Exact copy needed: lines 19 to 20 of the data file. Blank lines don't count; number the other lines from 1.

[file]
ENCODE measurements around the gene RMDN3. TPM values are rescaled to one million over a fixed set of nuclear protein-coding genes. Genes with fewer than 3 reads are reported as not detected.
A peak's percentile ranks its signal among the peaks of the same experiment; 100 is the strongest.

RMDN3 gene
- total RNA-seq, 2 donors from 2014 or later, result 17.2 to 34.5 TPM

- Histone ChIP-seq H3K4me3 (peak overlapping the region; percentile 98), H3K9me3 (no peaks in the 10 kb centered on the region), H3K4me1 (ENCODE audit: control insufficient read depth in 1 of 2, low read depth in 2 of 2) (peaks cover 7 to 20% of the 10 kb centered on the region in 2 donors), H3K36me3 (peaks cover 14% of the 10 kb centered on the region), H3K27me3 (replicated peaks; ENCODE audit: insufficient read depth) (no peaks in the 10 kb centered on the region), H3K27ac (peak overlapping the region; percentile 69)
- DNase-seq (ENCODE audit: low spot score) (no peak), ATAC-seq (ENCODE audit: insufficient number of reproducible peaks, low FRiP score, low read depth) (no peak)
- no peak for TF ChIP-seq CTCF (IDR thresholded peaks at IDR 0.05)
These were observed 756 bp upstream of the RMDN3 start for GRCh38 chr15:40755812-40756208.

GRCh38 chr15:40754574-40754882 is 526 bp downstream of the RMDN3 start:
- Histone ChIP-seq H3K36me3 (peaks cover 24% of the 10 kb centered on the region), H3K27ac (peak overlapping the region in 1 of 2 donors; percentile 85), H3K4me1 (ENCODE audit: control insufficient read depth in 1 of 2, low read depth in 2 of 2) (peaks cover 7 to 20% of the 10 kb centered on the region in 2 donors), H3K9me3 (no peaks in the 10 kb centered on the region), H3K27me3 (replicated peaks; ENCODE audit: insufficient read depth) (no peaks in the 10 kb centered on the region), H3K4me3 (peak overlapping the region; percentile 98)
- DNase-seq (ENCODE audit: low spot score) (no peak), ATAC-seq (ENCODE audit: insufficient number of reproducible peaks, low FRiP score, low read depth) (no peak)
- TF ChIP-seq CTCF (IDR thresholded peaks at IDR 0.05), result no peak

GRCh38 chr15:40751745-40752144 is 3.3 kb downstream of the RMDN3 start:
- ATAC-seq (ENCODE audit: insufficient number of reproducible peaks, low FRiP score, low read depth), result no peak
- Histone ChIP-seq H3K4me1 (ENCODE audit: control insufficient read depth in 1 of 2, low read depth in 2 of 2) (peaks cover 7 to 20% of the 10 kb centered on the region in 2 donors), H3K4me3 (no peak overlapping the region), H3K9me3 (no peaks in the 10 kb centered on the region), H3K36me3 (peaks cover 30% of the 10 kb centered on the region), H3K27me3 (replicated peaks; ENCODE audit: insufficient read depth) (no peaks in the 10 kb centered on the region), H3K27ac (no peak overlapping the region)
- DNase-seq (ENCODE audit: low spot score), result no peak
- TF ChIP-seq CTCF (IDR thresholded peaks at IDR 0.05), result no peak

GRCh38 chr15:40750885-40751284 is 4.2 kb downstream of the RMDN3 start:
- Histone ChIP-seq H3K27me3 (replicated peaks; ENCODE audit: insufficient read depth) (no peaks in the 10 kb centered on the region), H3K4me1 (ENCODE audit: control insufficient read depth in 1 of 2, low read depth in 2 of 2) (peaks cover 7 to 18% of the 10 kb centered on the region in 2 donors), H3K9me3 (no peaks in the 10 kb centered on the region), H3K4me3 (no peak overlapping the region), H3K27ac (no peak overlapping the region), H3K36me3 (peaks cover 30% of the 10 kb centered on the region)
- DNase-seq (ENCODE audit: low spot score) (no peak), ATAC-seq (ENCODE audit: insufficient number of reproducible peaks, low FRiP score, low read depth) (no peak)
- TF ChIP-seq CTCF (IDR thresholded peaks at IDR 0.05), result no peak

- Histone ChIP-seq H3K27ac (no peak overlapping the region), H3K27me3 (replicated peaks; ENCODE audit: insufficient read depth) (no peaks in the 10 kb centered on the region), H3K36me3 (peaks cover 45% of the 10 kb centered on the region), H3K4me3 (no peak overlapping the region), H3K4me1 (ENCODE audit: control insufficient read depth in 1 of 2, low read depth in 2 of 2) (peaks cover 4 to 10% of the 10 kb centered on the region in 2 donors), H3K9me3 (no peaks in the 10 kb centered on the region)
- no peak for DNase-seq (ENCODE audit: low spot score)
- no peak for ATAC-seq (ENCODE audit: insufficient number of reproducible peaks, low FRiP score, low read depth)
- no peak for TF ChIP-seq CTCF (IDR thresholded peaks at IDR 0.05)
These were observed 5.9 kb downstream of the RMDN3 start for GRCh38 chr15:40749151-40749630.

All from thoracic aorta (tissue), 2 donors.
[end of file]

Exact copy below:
- Histone ChIP-seq H3K27me3 (replicated peaks; ENCODE audit: insufficient read depth) (no peaks in the 10 kb centered on the region), H3K4me1 (ENCODE audit: control insufficient read depth in 1 of 2, low read depth in 2 of 2) (peaks cover 7 to 18% of the 10 kb centered on the region in 2 donors), H3K9me3 (no peaks in the 10 kb centered on the region), H3K4me3 (no peak overlapping the region), H3K27ac (no peak overlapping the region), H3K36me3 (peaks cover 30% of the 10 kb centered on the region)
- DNase-seq (ENCODE audit: low spot score) (no peak), ATAC-seq (ENCODE audit: insufficient number of reproducible peaks, low FRiP score, low read depth) (no peak)